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RJ Article Long, Hank. A circle of healing.
The Yukon is a long way from Washington County. But a traditional practice of restorative justice used by the native populations in the westernmost Canadian province has found its way to the communities of Cottage Grove, Stillwater and most recently Woodbury. It’s called community circles, a form of restorative justice that, according to its modern proponents, is a community-based process to respond to conflict in a manner that advances the well-being of individuals, families and the community. (excerpt)
Located in articlesdb / articles
Review: A community-based approach to the reduction of sexual re-offending: circles of support and accountability
by Martin Wright Often sex offenders are isolated people who have difficulty making relationships, and when they come out of prison the double stigma of prison and the nature of their offence isolates them still more – an extra hardship for them, and an increased risk that they will revert to their previous behaviour. So the idea of forming a circle of support for them is both humane and a safeguard. It does not fall under the usual definition of restorative justice, because it does not include dialogue with the victim, which would in many cases be unwanted and/or inappropriate. It does however restore or even improve the situation of the offender, and it involves members of the community.
Located in Restorative Justice Online Blog -- RJOB
RJ Article Umbreit, Mark S and Armour, Marilyn Peterson. Restorative Justice Dialogue: An Essential Guide for Research and Practice
This book provides a comprehensive foundation for understanding restorative justice and its application worldwide to numerous social issues. Backed by reviews of empirical research and case examples, the authors describe the core restorative justice practices, including victim-offender mediation, family group conferencing, and peacemaking circles, as well as cultural considerations, emerging variations in a wide variety of settings, and the crucial role of the facilitator.
Located in articlesdb / articles
Good news from Canada on Circles of Support and Accountability
from Bruce Cheadle's article in The Canadian Press: The Harper government has agreed to fund a program aimed at keeping convicted sex offenders from committing more crimes - apparently reversing an earlier rejection of the acclaimed project. Some $7.4 million in federal funding will be provided over five years for Circles of Support and Accountability, the office of Public Safety Minister Peter Van Loan confirmed Thursday. "By deciding today to fund this program, our government is taking concrete action to make our communities safer," spokesman Chris McCluskey said in an email. The five-year deal will help the largely volunteer organization double the number of sex offenders in the program to about 300 next year, and more closely monitor results to determine what works best with offenders once they've served their sentences.
Located in Restorative Justice Online Blog -- RJOB
RJ Article Pranis, Kay. Victims in the peacemaking circle process
The article describes how circle processes work, focusing particularly on how it involves and benefits the victim.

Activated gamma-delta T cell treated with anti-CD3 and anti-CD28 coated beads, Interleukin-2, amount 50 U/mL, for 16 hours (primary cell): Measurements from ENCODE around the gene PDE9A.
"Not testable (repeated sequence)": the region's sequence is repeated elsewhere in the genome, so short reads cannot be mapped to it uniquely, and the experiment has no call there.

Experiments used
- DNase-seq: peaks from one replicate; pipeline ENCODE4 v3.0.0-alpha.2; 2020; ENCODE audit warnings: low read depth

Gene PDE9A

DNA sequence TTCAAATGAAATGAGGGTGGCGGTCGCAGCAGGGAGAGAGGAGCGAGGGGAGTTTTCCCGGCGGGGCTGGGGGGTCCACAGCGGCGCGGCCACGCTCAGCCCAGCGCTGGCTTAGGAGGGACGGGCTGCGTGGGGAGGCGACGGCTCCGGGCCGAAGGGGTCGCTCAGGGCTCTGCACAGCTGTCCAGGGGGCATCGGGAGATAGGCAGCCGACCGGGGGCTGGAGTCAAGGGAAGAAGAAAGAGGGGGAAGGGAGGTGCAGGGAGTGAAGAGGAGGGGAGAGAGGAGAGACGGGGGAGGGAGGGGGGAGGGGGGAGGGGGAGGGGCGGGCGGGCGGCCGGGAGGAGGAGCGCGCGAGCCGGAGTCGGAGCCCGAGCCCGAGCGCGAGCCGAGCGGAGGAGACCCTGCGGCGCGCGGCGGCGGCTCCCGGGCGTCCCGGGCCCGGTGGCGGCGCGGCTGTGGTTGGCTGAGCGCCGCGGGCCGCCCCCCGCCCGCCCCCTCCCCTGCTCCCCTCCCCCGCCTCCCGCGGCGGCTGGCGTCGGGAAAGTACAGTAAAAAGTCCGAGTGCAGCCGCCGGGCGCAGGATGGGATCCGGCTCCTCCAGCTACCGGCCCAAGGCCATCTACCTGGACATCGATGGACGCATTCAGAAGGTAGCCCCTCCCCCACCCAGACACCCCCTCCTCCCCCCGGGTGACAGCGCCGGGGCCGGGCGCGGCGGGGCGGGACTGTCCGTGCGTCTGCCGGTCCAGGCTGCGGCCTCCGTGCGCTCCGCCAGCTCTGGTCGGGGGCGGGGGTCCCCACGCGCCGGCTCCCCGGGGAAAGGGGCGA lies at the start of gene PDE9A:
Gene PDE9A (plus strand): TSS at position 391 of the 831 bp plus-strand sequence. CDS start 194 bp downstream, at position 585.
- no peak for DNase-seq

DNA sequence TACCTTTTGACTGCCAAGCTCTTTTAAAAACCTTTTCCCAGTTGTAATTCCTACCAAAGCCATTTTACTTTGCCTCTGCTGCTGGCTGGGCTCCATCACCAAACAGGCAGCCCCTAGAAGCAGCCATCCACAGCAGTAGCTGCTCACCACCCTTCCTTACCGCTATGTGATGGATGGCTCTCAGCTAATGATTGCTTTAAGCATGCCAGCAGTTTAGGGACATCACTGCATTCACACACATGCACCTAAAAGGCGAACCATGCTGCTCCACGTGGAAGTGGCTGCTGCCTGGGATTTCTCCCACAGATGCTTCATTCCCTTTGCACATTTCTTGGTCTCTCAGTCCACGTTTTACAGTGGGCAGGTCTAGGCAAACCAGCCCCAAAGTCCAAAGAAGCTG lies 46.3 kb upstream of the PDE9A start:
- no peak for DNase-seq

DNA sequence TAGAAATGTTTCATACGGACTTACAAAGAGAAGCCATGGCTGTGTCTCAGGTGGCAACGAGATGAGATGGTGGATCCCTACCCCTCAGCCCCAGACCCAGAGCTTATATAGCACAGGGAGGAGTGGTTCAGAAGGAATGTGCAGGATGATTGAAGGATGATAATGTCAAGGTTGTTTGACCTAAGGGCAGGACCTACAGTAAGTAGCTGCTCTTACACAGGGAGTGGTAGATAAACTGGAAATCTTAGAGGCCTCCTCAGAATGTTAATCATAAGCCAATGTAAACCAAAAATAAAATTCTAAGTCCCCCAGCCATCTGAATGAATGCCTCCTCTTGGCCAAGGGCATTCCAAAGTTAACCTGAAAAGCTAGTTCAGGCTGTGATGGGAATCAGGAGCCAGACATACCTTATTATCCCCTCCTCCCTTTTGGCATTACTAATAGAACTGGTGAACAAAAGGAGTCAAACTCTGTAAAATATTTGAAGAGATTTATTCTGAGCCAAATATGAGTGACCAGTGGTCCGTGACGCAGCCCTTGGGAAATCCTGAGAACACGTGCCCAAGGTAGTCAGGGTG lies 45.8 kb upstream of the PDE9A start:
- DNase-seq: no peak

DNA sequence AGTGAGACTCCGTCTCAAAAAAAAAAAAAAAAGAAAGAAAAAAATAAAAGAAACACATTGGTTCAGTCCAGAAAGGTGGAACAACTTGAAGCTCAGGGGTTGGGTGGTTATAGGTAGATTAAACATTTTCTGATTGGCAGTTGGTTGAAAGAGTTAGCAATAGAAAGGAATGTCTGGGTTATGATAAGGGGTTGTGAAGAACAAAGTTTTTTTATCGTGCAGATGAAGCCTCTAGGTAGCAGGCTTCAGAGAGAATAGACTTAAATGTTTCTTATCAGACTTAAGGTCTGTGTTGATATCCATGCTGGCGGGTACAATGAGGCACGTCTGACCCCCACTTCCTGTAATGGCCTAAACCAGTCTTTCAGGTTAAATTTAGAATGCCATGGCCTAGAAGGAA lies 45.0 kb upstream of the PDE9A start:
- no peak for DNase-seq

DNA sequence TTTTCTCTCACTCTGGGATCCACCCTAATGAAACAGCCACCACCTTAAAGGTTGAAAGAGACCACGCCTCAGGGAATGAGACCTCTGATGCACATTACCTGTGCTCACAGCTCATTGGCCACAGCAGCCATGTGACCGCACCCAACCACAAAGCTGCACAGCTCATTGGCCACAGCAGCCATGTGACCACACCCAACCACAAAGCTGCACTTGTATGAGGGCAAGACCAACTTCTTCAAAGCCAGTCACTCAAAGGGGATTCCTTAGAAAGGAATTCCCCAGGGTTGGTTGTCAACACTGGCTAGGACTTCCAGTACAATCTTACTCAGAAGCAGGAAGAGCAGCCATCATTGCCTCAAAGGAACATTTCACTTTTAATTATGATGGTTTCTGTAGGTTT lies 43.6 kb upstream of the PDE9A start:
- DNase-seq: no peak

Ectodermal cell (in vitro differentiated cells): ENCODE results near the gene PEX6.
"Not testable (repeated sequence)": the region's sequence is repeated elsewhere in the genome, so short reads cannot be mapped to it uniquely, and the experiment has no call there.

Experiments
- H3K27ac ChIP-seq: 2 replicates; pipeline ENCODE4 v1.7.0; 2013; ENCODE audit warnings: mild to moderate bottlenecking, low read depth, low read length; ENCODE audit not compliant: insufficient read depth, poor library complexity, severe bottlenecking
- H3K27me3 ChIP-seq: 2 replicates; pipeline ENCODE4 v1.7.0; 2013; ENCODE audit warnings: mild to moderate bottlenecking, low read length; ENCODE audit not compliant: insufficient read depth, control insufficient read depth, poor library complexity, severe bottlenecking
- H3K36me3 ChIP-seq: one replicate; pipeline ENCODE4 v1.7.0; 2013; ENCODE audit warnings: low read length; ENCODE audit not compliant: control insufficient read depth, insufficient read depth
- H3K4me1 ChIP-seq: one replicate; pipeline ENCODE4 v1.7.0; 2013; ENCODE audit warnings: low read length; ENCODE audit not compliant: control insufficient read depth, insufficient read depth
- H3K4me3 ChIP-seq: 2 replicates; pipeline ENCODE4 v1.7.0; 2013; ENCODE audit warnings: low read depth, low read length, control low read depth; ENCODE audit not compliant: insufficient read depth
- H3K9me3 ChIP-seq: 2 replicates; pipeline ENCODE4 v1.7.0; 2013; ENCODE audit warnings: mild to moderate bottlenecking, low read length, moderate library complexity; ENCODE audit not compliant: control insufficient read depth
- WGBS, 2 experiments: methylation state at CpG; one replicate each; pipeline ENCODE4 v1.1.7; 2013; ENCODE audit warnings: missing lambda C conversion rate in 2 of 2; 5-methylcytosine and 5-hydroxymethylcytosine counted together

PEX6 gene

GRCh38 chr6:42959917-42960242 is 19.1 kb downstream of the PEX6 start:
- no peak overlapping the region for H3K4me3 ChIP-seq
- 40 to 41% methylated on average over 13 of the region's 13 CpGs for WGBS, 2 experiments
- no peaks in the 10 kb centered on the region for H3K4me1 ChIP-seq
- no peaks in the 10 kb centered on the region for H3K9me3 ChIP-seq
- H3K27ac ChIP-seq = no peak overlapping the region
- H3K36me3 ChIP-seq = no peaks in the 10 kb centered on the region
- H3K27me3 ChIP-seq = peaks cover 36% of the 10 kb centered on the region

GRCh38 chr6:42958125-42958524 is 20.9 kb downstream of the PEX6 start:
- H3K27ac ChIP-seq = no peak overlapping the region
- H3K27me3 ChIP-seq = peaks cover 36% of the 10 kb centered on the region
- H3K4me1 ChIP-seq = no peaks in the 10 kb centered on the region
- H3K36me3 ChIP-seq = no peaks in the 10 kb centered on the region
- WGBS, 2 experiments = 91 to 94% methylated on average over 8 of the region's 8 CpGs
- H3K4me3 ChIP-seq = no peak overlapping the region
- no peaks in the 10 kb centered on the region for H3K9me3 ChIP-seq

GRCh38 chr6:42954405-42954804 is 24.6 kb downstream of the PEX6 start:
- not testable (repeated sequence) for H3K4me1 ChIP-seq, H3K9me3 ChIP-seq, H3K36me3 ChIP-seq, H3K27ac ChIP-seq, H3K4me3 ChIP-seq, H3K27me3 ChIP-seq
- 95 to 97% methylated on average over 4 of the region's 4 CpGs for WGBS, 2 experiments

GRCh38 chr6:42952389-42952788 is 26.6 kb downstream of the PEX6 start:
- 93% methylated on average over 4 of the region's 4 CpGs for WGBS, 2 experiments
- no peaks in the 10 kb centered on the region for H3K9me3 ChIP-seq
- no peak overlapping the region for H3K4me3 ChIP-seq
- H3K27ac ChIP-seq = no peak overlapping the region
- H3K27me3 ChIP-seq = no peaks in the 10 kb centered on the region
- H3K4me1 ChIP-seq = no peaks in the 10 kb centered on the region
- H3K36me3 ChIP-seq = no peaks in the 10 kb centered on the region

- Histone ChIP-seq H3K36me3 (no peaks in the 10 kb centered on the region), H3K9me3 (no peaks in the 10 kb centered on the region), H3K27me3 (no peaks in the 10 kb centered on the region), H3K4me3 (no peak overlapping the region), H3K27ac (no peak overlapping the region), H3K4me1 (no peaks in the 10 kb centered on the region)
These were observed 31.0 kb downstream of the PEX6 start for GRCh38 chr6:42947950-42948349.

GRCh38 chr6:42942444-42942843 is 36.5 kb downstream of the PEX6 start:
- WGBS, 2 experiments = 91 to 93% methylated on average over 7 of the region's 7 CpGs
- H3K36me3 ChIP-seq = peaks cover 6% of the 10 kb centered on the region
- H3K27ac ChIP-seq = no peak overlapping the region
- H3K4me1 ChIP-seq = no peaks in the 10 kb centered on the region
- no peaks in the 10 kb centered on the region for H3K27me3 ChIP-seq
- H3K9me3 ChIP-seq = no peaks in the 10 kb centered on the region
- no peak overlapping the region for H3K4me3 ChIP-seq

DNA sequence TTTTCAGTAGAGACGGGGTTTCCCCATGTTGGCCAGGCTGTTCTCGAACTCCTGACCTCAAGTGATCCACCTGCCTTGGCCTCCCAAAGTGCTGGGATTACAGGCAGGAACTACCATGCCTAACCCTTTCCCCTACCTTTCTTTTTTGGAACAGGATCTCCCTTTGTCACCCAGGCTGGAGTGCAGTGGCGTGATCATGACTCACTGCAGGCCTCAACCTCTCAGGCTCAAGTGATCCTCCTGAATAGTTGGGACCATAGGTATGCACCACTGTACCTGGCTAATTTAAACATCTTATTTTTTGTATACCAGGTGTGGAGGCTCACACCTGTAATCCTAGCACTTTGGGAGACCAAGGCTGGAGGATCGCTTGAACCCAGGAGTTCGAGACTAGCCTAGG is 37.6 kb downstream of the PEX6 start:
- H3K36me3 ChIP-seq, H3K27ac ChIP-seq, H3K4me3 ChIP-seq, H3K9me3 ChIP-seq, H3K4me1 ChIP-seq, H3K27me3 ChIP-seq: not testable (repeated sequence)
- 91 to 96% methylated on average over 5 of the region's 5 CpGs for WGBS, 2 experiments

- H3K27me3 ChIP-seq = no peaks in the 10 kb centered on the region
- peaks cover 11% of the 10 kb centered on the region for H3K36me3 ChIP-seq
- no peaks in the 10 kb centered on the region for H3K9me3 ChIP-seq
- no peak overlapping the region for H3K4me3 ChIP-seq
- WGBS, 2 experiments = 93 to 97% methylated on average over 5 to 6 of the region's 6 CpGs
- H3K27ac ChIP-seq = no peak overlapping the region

Located in articlesdb / articles
RJ Article Ticiu, Mary Leadem. Restorative circles and class meetings
One school system's summary of how they run circles and what their values are.
Located in articlesdb / articles
RJ Article Pranis, Kay. The growing circle of circles
The article describes what the circle process is and how it benefits people, using examples from all over the country to illustrate her points.
Located in articlesdb / articles
Restorative Justice listening . . . to bare witness
from the blog article by Kris Miner: That is an intentional typo. I’m going to try to explain the kind of listening that works best in Restorative Justice Peacemaking Circles. Not listening to respond, not active listening so you can reframe and respond. The kind of listening that is free of judgement. Listening that could be called ‘bearing witness’ to another person. What does to bear witness mean?
Located in Restorative Justice Online Blog -- RJOB
Circulos de Paz and the promise of peace: Restorative justice meets intimate violence
from the article by Linda G. Mills, Mary Helen Maley and Yael Shy in New York University Review of Law and Social Change: Circles of Peace/Circulos de Paz was founded in Nogales, Arizona in 2004 to address these myriad problems with both the criminal justice response to intimate violence and Batterer Intervention Programs. Circles of Peace is the first court-referred domestic violence treatment program to use a restorative justice circle approach to reduce violent behavior in families in the United States. The program consists of twenty-six to fifty-two weeks of conferences, or "Circles," bringing partners who have been abusive (the "applicants") together with willing family members (including those who have been abused, the "participants"), support people, a trained professional facilitator, and community volunteers. The goal is to encourage dialogue about the incident, the history of violence in this family, and meaningful change.
Located in Restorative Justice Online Blog -- RJOB
Strategic use of questions, when facilitating talking circles
from Kris Miner's entry on Restorative Justice and Circle: When you are keeping a Circle, asking a questions is really important. Setting the tone, role modeling, guiding the process vs facilitating is important. Asking questions that you pass the talking piece around is a develop-worthy skill. I’ve learned by asking double questions, run on questions and questions that didn’t make much sense.
Located in Restorative Justice Online Blog -- RJOB